Marion McKeone: Can first presidential debate live up to the hype?
Clinton's experience comes up against Trump's natural TV charisma
If you were absent the day your science teacher demonstrated what happens when an unstoppable object meets an immovable force, don’t worry. You can tune into the US presidential debate to find out.
It’s fair to say here in the US this event has been hyped as much as any WWF Final or NFL Super Bowl. This is the ultimate spectator sport for political wonks, reality TV fans and cage fight enthusiasts alike.
It will be impossible for the event to live up to the hype. And it will be equally difficult for Lester Holt, the NBC moderator, to impose any kind of order on a forum that is expected to follow the fact-free, reality-TV format that has characterised this campaign so far.
As with George W Bush back in 2000, expectations have been so lowered to accommodate Donald Trump that if he merely shows up, he’ll already be ahead. If he doesn’t throw up, masturbate on the podium or use the C word, he’ll be deemed to have had a successful evening.
Trump’s other advantage is that he is a TV natural with years of reality show alpha-dog experience. Love him or loathe him, he makes for compelling television. He knows the value of a one-liner, no matter how outrageous, crass or untrue. He also knows that in this election, the only thing worse than dominating the headlines is not dominating them. Which is why he’s happy to employ the former to achieve the latter.
At his outings at the primary debates with 17 candidates no one remembers a single exchange between the other candidates. But everyone remembers Trump’s taunting of ‘low-energy Jeb’, Lyin' Ted and Little Marco.
So Trump may not be swotting up on statistics and foreign policy details. He may not even know what country Benghazi is in. But he will be minting one-liners about Hillary Clinton that are most likely to be remembered, retweeted and otherwise regurgitated for the remainder of the campaign.
Clinton, with an eleven-hour Benghazi grilling and more than a dozen one-on-one debates as a Senate candidate and 2008 and 2016 presidential candidate behind her, isn’t lacking in experience. But she does lack the ability to distil her answers into simple, twitter-friendly slogans.
She lacks Trump’s natural charisma as TV personality but she has a laconic, bone-dry humour that can be surprisingly effective.
The debate format – 90 minutes, broken down into 15-minute sections per subject – allows the candidates little opportunity to duck a determined moderator. It will require Trump to elaborate on his hitherto flimsy policies and Clinton to distill her bewilderingly complex platform to its essence.
It will doubtless become heated, even ugly. But Trump would do well to study attempts by Rick Lazio – a far punier Republican foe – to cower Clinton with an alpha male display of bullying back in 2000. It backfired. Badly. Even in an election as rife with misogyny as this one, the spectre of an oversized male with an oversized ego bullying a wonkish if wily female opponent is unlikely to appeal.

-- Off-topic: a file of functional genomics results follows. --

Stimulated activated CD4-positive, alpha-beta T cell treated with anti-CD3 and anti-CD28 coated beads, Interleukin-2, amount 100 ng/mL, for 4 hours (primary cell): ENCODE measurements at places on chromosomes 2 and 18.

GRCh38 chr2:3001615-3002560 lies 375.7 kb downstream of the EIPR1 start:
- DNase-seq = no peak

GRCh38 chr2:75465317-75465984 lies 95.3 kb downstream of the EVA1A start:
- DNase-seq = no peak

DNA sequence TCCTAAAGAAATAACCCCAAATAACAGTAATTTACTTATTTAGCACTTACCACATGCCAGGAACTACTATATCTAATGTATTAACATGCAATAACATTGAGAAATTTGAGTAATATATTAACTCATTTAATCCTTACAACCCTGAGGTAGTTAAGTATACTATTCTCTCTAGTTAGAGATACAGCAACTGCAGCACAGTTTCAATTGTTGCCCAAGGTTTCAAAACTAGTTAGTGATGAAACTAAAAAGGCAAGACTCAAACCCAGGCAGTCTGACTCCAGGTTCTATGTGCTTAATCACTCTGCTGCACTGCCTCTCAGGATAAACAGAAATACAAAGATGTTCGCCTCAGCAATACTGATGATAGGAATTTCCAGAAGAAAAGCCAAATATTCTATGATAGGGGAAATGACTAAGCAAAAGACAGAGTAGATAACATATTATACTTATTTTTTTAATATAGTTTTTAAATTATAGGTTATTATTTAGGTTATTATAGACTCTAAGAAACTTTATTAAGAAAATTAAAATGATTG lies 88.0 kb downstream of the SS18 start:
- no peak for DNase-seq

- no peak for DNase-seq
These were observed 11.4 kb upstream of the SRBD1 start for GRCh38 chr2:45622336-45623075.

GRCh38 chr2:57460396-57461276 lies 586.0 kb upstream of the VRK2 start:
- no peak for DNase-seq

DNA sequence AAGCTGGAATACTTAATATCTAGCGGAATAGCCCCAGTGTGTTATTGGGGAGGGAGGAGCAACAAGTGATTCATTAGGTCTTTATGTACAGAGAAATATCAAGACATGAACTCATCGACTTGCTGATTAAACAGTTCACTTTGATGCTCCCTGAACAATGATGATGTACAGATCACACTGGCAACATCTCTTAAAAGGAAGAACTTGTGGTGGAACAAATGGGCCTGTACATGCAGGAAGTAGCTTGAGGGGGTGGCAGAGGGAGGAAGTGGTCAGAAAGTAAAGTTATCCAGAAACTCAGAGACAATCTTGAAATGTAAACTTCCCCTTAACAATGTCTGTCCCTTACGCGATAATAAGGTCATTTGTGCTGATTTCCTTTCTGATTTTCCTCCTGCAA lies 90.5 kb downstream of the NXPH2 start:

Over the decades much has been made of the ability of debates to influence the outcome of elections. But it has been mainly unchecked gestures that have influenced the audience’s perceptions of the candidates. It was Nixon’s pasty demeanour and excessive sweating that caused voters to opt for the handsome, tanned, imperturbable Kennedy. No one can remember a word they said. Likewise, it was not Reagan’s anodyne and meaningless ‘There you go again’ admonition to a purse-lipped Jimmy Carter as he lectured him on health care. It was the amiable, smiling shake of his head as he dismissed his rival as a prissy pessimist.
Lloyd Bentsen in his takedown of Dan Quayle delivered what was arguably the most memorable vice-presidential debate line ever. But it was Quayle’s rabbit trapped in the headlights response that sunk him.
Likewise when Mike Dukakis failed to show the requisite level of outrage at the hypothetical prospect of his wife being raped or murdered. And when George Bush Sr glanced at his watch during a debate with Bill Clinton as the latter responded to a question, clearly signalling that he had better things to do than explain to the American public why they should vote for him.
Al Gore lost the debates not because he droned on about putting Social Security in lockboxes but because his testy and audible sighs reminded everyone of the class know-it-all who scorned the lesser students attempts to work out a problem.
And John McCain forever dispelled his image as a decent if ornery elder statesman when he referred to Barack Obama dismissively as ‘that one’ during a heated exchange. But it was the accompanying gesture, a derisory flick of his hand in Obama’s direction while looking the other way, that made him seem vituperative and condescending.
Over the past few days the Clinton campaign has shown signs of renewed appetite for battle. In particular expect to hear allegations of criminal activity at the Trump Foundation, alleged Trump University scams, the alleged ripping off of small business contractors, unreleased tax returns and assorted claims of moral and business bankruptcy, bigotry, racism and bullying. Trump has more than enough ammunition to fire back and what he lacks in substance he will compensate for in a style that can be devastatingly effective. This is his turf and his medium.